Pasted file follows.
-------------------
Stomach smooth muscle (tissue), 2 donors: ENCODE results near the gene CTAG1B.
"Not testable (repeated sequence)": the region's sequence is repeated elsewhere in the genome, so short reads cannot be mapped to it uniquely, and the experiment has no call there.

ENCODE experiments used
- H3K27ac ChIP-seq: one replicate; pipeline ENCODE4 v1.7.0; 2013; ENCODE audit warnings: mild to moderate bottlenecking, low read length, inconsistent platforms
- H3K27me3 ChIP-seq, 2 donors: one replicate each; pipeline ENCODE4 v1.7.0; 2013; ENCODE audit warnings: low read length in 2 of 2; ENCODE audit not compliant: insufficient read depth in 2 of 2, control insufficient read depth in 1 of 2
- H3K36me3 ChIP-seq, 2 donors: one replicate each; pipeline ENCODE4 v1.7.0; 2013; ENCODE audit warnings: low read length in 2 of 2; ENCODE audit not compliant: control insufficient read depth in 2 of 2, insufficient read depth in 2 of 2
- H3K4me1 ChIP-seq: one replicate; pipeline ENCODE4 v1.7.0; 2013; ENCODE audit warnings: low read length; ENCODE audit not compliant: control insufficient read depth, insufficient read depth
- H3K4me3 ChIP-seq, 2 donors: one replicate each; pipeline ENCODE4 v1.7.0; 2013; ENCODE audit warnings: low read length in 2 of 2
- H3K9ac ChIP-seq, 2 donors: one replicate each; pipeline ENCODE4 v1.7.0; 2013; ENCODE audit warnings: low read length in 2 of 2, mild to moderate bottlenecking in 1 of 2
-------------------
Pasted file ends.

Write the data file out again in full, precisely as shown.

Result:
Stomach smooth muscle (tissue), 2 donors: ENCODE results near the gene CTAG1B.
"Not testable (repeated sequence)": the region's sequence is repeated elsewhere in the genome, so short reads cannot be mapped to it uniquely, and the experiment has no call there.

ENCODE experiments used
- H3K27ac ChIP-seq: one replicate; pipeline ENCODE4 v1.7.0; 2013; ENCODE audit warnings: mild to moderate bottlenecking, low read length, inconsistent platforms
- H3K27me3 ChIP-seq, 2 donors: one replicate each; pipeline ENCODE4 v1.7.0; 2013; ENCODE audit warnings: low read length in 2 of 2; ENCODE audit not compliant: insufficient read depth in 2 of 2, control insufficient read depth in 1 of 2
- H3K36me3 ChIP-seq, 2 donors: one replicate each; pipeline ENCODE4 v1.7.0; 2013; ENCODE audit warnings: low read length in 2 of 2; ENCODE audit not compliant: control insufficient read depth in 2 of 2, insufficient read depth in 2 of 2
- H3K4me1 ChIP-seq: one replicate; pipeline ENCODE4 v1.7.0; 2013; ENCODE audit warnings: low read length; ENCODE audit not compliant: control insufficient read depth, insufficient read depth
- H3K4me3 ChIP-seq, 2 donors: one replicate each; pipeline ENCODE4 v1.7.0; 2013; ENCODE audit warnings: low read length in 2 of 2
- H3K9ac ChIP-seq, 2 donors: one replicate each; pipeline ENCODE4 v1.7.0; 2013; ENCODE audit warnings: low read length in 2 of 2, mild to moderate bottlenecking in 1 of 2